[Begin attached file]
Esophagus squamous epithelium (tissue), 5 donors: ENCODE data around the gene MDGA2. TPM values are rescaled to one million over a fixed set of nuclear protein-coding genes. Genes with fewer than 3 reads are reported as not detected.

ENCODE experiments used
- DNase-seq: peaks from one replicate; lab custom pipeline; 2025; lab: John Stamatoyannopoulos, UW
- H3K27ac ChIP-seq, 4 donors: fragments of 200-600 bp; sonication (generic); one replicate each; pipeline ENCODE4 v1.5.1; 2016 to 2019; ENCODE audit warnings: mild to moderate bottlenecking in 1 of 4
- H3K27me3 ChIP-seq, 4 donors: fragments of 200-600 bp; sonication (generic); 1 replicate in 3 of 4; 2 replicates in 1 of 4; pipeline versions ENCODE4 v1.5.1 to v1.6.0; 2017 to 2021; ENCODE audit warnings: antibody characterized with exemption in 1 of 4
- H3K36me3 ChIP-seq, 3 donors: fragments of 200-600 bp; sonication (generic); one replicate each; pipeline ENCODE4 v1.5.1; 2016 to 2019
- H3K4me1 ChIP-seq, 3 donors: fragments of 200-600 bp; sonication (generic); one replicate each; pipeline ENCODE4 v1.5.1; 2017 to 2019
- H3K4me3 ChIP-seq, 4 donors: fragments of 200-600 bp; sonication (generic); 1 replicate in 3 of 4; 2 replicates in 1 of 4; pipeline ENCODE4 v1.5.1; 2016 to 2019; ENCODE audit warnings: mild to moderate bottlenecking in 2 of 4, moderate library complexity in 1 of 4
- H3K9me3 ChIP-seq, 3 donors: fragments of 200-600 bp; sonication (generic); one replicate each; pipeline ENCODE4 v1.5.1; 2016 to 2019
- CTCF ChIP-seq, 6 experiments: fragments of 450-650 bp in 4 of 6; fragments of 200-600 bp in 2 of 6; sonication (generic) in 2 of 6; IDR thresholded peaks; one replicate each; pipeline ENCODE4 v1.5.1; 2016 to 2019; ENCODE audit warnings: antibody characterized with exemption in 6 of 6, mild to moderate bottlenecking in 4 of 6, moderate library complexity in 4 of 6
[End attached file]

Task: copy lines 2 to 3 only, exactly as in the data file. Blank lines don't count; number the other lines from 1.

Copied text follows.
ENCODE experiments used
- DNase-seq: peaks from one replicate; lab custom pipeline; 2025; lab: John Stamatoyannopoulos, UW